If we want to know what role Parliament should play in Brexit and Article 50, we should look to WWII

You might expect me to be critical of the Government’s decision not to ask the House of Commons for approval before triggering Article 50. But that’s simply not the case

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Parliament has been the central institution of British public life for 750 years. That is why David Davis, Secretary of State for Exiting the European Union, and the Government’s supporters and opponents, have to think very carefully about what Parliament’s role should be in reaching a satisfactory Brexit settlement.

There have been hardly any important events since the 1260s that haven’t involved Parliament. In 1258, leading barons had sought to bring the king, Henry III, under control. One of their demands was that the king should call a “parlemenz” at Oxford. The king objected. There was an armed struggle. But the point was won. By the 1270s, Parliament had started to meet twice a year at Westminster. 

Since then Parliament has loomed over monarchs and their subjects except for a period during the disastrous reigns of the Stuarts. Charles I did without Parliament for 11 years. When the royal messenger was on his way with an order to adjourn in 1629, members locked the door and held the Speaker down in his chair. To no avail. Parliament did not meet again until 1640. Two years later, the English civil war began, Parliament versus the King. The King lost.

Yet you may well ask what have the events of 400 years ago to do with Parliament’s role in the Brexit debate? OK; let’s go back just 76 years to an event with which Brexit has sometimes been compared in terms of its importance – the opening stages of the Second World War. On 1 September 1939, German troops had invaded Poland.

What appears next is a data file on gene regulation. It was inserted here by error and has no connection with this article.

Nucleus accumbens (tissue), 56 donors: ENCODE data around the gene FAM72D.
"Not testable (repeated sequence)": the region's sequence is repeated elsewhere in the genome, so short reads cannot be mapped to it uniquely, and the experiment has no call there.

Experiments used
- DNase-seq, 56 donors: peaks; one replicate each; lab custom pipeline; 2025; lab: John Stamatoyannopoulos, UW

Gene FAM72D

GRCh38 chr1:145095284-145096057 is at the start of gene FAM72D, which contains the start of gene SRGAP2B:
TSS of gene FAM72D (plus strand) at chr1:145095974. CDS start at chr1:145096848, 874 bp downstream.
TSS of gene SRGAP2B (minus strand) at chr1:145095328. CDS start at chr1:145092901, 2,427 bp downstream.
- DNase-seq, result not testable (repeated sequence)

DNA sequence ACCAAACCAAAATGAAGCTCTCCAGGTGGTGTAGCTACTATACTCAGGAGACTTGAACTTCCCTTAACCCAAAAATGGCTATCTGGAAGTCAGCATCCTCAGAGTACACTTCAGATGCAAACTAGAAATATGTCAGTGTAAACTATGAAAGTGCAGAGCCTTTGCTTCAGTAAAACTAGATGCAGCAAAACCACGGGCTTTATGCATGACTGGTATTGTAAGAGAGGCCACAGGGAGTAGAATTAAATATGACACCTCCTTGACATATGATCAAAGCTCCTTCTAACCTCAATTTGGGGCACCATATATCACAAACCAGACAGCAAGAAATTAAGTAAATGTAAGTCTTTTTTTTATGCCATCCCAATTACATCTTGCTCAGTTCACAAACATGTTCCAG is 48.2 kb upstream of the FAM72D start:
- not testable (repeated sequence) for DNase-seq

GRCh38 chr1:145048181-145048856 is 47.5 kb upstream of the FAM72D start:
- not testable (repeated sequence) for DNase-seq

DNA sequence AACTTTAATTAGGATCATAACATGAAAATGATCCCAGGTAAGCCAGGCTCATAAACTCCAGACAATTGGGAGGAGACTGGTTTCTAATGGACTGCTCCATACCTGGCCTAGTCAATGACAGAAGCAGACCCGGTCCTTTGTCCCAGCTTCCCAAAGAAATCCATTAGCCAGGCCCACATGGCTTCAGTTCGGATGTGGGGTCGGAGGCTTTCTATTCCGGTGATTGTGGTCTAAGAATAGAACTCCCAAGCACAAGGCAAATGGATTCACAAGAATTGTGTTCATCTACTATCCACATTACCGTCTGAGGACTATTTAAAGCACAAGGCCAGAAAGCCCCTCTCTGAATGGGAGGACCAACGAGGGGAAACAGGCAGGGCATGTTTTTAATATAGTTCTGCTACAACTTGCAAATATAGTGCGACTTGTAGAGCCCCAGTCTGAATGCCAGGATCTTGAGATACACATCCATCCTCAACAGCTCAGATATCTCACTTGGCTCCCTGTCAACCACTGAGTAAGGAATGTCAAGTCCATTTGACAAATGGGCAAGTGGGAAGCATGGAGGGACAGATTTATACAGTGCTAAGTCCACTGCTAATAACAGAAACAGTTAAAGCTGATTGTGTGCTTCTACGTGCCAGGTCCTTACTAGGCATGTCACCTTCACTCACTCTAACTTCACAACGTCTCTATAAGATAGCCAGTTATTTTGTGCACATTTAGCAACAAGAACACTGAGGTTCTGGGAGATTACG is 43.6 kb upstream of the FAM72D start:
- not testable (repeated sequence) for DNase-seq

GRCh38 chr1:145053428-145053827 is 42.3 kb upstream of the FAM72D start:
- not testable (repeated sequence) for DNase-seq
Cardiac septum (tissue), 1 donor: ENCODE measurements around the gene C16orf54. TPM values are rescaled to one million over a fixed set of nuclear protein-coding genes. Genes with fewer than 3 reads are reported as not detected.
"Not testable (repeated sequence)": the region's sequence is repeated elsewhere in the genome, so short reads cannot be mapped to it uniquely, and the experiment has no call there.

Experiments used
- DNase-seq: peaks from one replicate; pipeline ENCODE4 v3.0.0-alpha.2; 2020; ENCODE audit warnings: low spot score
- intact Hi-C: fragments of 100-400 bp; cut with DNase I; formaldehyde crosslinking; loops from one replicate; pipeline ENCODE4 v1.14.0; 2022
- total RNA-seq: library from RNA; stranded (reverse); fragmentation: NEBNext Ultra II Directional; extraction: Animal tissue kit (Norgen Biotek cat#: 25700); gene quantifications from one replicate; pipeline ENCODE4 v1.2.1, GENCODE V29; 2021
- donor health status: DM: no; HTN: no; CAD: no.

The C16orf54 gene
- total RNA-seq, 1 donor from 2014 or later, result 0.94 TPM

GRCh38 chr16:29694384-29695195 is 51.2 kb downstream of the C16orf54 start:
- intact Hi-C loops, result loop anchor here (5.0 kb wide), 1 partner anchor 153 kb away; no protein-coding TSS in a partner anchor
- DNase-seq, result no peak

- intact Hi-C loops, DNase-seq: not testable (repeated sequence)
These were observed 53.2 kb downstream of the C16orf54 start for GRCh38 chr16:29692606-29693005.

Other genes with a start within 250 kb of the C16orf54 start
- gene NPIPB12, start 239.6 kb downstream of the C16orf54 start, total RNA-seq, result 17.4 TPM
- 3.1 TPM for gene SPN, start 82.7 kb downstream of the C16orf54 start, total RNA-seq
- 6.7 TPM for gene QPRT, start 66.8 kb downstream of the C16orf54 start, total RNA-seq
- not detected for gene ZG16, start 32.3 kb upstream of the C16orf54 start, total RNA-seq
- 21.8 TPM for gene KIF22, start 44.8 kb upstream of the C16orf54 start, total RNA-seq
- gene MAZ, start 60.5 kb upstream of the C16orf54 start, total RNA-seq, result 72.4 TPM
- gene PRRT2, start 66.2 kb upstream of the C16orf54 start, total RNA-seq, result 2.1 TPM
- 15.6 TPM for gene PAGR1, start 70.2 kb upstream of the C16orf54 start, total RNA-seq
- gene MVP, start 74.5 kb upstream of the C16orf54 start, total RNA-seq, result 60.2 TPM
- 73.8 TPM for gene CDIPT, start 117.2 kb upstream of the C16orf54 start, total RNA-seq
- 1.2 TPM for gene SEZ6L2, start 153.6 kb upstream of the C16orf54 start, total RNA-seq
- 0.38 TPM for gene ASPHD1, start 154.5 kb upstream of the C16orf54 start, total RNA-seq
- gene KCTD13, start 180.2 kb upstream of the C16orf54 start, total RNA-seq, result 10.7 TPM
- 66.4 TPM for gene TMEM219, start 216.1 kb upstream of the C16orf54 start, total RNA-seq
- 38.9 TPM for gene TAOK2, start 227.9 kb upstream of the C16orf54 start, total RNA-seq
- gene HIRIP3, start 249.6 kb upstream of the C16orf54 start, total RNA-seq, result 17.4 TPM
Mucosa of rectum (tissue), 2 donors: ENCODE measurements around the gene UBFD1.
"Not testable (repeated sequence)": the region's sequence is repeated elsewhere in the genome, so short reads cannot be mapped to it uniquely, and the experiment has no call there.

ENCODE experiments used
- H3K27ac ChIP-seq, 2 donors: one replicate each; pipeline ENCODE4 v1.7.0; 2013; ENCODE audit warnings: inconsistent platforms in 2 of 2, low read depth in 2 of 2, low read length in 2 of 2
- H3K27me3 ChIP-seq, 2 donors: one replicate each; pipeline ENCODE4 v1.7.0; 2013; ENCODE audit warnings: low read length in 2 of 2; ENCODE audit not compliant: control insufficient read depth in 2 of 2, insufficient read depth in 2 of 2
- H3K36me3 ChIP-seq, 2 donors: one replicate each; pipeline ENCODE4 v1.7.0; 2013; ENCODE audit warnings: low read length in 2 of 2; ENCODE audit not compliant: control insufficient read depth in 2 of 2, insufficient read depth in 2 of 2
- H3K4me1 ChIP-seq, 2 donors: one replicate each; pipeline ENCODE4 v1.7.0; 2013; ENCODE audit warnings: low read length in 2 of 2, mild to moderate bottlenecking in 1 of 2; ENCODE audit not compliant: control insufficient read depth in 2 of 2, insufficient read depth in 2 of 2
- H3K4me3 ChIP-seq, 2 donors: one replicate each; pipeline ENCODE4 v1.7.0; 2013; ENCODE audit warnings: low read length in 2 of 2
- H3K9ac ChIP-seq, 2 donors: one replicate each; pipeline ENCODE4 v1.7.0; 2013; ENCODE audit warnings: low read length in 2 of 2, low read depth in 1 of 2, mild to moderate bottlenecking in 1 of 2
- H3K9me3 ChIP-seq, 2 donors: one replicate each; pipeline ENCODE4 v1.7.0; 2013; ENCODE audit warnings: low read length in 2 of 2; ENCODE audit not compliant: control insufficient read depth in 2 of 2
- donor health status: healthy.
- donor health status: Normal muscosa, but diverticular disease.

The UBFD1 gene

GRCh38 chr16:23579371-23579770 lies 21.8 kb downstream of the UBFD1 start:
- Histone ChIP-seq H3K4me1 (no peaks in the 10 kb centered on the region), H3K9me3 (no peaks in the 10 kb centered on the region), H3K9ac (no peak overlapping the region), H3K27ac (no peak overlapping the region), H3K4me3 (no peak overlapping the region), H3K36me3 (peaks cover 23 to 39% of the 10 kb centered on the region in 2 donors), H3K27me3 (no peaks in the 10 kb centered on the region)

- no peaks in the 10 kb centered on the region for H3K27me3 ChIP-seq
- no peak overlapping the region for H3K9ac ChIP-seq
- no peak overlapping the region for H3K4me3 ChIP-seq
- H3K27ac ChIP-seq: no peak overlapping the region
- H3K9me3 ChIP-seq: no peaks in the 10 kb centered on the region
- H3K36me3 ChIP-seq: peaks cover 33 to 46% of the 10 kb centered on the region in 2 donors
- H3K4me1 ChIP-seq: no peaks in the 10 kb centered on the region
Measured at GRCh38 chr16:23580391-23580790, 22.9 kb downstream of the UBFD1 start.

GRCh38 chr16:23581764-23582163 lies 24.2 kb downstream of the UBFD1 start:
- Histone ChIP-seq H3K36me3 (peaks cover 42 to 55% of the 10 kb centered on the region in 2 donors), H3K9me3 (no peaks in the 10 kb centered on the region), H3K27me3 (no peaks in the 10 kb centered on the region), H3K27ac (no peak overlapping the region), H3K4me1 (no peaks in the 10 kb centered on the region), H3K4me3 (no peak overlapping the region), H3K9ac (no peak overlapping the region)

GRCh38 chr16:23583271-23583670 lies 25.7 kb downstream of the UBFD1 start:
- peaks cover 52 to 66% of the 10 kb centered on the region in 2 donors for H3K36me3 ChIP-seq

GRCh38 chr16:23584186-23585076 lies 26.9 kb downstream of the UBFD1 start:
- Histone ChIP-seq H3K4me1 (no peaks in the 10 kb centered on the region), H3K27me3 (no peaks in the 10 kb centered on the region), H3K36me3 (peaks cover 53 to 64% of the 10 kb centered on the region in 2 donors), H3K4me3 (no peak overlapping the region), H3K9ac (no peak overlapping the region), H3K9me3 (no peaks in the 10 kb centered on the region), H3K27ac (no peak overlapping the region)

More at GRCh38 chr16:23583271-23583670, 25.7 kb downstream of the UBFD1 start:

Neville Chamberlain was Prime Minister. The House of Commons met on 2 September expecting the Prime Minister to announce an ultimatum telling the Germans that unless they withdrew there would be war. Instead he prevaricated. When Arthur Greenwood, acting Labour leader, rose to speak, the Conservative member, Leo Amery, bawled, “Speak for England, Arthur.” After the House broke up in confusion, Greenwood went to Chamberlain and told him “it would be impossible to hold the House”. The next morning the British ultimatum was delivered and the Second World War began.

Then in May 1940 an attempt to confront German power in Norway had proved to be a disaster. British troops had to be evacuated. Public opinion turned against Neville Chamberlain. On 7 May he opened a two-day debate on the Norwegian campaign. There were many territorial officers whose units had suffered in Norway present among the younger Conservative MPs. They were hostile. The First World War naval hero, Roger Keyes, who had become Conservative MP for Portsmouth North in 1933, attended in the full uniform of an Admiral of the Fleet including medals. He too denounced the Government.

However the most dramatic moment was Amery’s doing again. Turning to Chamberlain, he ended his speech with Cromwell’s words to the Rump Parliament: “Depart, I say, and let us have done with you. In the name of God, go!” It was this that generated the anguished discussions that led to Chamberlain’s resignation and his replacement by Churchill. Never underestimate Parliament.

With this history in mind, and as a lover of Parliament, you might expect me to be critical of the Government’s decision not to ask the House of Commons for approval before triggering Article 50. The pro-Leave Conservative backbencher, Stephen Phillips, put the matter very well. In a letter to the Speaker, Phillips said that bypassing Parliament was “simply not an acceptable way for the executive to proceed”, adding: “I and many others did not exercise our vote in the referendum so as to restore the sovereignty of this Parliament only to see what we regarded as the tyranny of the European Union replaced by that of a Government that apparently wishes to ignore the views of the House on the most important issue facing the nation.”

In fact I am not so worried as Phillips is. It is important to preserve the sanctity of the Referendum vote. For the moment, I am prepared to take at face value the words of David Davis. In the House of Commons on Monday, referring to the Brexit process, he stated: “I want this House to be engaged throughout, and we will observe the constitutional and legal precedents that apply to any new treaty on a new relationship with the European Union. Indeed, my whole approach is about empowering this place.” I trust this will be the case.